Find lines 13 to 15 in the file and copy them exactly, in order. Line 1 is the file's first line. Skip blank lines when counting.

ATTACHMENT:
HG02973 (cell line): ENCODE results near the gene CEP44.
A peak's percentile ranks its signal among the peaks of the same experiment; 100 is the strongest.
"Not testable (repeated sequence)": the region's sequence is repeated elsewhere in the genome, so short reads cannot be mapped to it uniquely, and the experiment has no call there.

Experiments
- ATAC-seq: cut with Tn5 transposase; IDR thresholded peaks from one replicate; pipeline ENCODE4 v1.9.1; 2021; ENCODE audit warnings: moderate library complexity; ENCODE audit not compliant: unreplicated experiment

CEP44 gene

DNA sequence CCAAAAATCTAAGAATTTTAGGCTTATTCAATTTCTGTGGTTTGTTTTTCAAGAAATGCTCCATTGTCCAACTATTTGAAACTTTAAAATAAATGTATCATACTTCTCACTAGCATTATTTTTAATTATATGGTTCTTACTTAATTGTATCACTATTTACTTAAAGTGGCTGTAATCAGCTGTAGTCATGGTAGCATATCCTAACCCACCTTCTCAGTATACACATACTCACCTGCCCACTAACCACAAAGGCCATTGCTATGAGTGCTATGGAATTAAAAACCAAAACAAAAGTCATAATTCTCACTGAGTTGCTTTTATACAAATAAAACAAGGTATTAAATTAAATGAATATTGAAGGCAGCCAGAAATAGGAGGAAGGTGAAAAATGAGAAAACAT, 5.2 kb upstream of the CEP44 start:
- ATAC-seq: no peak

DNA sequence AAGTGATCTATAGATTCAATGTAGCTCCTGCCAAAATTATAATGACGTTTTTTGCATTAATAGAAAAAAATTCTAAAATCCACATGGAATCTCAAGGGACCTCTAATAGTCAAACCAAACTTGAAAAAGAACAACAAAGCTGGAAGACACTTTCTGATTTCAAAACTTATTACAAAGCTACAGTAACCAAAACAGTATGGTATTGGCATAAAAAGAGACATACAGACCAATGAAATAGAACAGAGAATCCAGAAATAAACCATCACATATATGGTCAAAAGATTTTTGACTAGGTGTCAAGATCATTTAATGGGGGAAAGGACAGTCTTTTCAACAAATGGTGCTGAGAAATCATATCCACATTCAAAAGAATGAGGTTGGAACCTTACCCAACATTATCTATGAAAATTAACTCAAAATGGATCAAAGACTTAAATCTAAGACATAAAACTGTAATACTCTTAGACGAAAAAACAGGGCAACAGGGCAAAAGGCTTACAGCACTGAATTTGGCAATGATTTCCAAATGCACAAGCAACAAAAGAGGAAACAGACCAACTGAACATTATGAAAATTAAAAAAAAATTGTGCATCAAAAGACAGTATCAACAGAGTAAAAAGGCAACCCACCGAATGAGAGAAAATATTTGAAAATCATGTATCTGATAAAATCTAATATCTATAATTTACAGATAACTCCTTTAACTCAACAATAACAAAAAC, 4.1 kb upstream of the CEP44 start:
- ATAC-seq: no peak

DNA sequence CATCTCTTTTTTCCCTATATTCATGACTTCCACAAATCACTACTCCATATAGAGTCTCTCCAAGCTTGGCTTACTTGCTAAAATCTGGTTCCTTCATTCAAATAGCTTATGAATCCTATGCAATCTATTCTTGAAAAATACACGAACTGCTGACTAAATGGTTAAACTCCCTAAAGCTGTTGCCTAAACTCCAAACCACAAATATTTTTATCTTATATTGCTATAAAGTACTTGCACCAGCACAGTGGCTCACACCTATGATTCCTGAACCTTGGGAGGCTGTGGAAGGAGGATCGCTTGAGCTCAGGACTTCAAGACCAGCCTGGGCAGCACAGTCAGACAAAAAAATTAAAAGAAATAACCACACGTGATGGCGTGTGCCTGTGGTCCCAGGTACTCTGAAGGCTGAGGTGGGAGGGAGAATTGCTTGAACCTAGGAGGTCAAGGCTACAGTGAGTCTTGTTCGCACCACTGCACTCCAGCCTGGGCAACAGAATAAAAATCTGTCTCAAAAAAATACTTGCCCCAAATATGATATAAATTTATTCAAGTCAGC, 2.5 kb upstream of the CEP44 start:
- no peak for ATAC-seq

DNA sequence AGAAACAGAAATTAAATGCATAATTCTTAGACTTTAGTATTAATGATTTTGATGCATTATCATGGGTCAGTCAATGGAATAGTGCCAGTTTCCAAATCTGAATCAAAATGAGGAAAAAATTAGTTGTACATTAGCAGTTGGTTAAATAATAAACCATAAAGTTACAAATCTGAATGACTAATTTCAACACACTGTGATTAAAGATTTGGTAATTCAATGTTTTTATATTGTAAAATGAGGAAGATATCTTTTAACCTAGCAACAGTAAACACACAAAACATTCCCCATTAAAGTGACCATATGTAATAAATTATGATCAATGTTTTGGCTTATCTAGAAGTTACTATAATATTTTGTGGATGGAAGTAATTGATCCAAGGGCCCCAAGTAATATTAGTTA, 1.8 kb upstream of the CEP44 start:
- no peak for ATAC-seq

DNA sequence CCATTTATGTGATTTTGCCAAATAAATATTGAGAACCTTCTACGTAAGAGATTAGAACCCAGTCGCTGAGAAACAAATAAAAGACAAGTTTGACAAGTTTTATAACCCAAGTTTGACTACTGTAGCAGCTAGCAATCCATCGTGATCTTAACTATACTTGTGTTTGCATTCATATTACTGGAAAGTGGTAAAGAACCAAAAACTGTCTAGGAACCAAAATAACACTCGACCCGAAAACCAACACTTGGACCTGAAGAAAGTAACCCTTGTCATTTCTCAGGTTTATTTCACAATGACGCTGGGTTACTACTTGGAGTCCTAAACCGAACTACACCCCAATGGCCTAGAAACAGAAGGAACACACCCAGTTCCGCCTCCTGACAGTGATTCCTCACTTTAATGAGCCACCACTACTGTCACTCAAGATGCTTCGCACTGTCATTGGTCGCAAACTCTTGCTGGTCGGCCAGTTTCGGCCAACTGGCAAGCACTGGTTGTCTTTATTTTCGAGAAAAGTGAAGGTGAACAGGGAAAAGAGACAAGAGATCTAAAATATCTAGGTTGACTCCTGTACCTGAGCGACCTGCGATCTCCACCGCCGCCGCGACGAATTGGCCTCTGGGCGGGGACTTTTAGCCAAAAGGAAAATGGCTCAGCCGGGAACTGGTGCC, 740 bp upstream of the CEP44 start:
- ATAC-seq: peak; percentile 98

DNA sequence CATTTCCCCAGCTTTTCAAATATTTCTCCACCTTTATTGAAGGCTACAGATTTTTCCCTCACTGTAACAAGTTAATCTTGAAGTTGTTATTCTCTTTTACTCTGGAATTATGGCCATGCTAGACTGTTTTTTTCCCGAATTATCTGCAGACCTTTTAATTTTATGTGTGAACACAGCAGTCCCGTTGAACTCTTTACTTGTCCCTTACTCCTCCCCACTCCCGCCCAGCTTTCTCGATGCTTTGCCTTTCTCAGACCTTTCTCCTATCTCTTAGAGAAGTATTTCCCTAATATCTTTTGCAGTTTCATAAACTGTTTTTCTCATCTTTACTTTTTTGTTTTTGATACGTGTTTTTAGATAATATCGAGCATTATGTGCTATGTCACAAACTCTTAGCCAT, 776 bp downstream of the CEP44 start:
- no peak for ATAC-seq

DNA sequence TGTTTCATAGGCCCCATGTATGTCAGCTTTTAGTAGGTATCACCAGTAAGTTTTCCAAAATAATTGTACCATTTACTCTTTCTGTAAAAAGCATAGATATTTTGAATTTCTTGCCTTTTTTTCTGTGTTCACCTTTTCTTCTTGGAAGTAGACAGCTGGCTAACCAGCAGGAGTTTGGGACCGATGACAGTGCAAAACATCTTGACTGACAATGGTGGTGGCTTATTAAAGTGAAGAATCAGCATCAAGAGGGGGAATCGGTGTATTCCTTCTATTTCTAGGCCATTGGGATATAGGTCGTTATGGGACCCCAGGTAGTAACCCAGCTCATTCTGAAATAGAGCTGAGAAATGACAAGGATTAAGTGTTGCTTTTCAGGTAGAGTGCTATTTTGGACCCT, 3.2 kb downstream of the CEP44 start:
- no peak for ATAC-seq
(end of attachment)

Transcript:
DNA sequence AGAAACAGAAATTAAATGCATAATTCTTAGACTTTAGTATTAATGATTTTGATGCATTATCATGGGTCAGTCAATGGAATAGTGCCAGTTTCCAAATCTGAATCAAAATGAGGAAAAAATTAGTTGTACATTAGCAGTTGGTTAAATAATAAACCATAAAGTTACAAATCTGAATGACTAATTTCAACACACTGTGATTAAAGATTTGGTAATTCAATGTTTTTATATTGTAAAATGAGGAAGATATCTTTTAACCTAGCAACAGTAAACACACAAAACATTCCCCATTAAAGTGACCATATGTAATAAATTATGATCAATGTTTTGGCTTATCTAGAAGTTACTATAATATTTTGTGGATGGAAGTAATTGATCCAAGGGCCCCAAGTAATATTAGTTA, 1.8 kb upstream of the CEP44 start:
- no peak for ATAC-seq

DNA sequence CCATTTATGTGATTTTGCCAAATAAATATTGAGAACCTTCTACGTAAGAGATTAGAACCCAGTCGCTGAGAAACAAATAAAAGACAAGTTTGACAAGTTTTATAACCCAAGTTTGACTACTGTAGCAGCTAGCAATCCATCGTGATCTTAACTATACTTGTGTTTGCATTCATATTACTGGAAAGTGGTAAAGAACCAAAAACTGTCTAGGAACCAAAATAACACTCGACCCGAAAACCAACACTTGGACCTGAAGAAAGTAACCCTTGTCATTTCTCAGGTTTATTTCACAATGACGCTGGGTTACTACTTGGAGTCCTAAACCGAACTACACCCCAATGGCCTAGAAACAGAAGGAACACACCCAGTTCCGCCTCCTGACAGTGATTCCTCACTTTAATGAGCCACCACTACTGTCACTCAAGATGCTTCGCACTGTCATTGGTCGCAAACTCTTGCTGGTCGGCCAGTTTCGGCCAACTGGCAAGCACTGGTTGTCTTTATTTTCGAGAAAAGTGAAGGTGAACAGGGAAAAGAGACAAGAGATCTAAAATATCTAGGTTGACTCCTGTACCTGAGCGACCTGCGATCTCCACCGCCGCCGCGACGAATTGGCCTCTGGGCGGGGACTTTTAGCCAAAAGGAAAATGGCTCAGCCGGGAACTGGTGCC, 740 bp upstream of the CEP44 start: